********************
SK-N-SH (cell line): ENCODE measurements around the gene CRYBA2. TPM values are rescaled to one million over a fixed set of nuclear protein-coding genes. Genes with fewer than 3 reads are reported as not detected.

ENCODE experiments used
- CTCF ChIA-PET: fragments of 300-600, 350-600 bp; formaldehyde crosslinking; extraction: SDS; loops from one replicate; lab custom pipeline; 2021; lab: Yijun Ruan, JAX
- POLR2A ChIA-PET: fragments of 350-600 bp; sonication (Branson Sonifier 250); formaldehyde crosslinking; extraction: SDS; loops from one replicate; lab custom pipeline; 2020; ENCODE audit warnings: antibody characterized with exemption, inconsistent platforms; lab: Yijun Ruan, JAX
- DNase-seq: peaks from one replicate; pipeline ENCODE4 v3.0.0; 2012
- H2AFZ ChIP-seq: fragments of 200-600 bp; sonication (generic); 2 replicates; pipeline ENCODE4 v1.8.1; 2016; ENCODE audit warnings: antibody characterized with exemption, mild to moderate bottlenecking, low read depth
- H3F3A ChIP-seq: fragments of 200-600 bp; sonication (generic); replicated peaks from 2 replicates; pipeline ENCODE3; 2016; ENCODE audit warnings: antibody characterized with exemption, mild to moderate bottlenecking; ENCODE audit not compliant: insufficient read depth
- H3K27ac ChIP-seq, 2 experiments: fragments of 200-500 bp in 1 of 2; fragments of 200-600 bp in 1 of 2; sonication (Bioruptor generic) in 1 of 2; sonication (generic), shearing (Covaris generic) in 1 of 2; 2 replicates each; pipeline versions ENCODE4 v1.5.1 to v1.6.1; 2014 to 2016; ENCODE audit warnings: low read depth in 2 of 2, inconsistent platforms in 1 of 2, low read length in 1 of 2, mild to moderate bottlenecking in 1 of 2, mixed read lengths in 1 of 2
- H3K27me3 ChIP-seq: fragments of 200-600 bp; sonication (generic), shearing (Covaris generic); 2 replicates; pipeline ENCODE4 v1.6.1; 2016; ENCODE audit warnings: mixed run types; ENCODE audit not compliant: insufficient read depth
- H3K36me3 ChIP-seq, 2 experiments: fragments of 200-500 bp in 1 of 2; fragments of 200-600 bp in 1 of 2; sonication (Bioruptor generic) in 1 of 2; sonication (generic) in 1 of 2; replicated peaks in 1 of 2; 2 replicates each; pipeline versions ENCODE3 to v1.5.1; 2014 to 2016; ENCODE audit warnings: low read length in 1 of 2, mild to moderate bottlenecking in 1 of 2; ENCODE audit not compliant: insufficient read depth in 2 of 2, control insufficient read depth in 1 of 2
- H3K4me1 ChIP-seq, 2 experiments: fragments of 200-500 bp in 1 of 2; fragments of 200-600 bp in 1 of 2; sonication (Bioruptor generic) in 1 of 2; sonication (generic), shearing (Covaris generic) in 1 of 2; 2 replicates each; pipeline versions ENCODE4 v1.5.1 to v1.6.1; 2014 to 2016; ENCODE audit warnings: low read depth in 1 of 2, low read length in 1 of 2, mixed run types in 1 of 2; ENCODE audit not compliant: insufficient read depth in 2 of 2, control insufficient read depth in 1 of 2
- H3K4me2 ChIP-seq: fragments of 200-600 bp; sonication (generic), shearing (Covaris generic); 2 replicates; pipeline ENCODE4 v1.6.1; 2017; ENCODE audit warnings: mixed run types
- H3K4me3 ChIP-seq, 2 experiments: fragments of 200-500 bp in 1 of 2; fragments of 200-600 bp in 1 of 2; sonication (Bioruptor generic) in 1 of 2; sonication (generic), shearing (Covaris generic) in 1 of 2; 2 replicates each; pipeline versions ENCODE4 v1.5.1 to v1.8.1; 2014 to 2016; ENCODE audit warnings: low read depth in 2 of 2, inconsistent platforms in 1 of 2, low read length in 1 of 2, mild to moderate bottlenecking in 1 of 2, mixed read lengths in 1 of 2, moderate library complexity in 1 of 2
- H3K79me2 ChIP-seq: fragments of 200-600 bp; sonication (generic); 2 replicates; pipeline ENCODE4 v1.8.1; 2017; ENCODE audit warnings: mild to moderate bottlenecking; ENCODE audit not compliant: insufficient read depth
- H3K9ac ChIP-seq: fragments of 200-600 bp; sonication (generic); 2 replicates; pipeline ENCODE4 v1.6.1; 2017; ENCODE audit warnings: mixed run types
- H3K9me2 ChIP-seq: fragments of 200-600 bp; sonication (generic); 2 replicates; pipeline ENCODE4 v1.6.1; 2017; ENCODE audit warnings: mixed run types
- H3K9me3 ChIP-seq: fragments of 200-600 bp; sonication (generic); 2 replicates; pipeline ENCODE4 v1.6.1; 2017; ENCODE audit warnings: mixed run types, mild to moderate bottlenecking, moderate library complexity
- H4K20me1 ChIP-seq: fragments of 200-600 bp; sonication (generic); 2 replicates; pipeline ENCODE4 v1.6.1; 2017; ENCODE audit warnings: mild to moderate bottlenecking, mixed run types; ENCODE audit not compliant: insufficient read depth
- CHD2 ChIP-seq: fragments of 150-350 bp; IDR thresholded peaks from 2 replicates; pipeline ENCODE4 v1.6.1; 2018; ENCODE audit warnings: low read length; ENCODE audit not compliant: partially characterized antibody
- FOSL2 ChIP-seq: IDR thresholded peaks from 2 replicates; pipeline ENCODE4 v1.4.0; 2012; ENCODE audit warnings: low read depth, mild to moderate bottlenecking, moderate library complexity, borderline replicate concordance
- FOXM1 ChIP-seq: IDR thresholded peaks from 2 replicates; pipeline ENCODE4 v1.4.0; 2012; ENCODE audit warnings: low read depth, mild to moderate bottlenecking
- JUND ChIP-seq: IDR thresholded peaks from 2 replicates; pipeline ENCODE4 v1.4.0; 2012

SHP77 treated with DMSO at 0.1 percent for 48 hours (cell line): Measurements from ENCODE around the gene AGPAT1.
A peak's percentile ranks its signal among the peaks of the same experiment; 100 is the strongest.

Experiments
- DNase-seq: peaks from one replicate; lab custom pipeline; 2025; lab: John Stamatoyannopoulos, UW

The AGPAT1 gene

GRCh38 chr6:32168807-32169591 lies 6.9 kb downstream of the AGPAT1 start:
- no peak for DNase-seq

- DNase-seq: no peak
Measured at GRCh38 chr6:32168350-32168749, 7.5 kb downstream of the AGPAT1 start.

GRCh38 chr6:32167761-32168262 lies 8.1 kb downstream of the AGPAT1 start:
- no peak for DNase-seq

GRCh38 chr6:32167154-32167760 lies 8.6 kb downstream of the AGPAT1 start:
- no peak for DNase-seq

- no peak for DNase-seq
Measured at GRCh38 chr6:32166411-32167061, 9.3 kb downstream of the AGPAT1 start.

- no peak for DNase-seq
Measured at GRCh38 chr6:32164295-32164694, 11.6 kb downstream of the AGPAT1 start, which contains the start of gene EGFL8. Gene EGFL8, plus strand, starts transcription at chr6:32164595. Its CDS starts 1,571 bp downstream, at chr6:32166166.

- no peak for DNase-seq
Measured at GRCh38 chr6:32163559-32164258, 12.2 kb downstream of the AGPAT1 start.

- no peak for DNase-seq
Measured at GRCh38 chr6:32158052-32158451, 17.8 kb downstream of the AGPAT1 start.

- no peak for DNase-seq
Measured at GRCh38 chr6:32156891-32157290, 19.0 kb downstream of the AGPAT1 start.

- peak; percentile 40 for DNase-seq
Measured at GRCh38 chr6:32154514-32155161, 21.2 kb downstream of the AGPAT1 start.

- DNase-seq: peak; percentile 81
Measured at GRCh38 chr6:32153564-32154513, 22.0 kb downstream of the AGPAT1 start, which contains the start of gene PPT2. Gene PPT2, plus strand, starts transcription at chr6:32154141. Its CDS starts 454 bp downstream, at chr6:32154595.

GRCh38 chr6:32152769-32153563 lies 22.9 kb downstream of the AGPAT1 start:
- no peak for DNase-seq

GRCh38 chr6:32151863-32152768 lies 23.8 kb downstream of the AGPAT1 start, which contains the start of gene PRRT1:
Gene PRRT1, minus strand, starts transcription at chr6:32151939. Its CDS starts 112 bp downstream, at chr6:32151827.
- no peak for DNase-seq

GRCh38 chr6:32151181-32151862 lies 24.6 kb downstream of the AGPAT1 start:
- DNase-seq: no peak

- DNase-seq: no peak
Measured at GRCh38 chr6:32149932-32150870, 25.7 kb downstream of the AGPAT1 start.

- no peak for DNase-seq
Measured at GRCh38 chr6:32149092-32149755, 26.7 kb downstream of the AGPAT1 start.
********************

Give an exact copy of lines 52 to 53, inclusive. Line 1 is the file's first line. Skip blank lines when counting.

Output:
GRCh38 chr6:32151863-32152768 lies 23.8 kb downstream of the AGPAT1 start, which contains the start of gene PRRT1:
Gene PRRT1, minus strand, starts transcription at chr6:32151939. Its CDS starts 112 bp downstream, at chr6:32151827.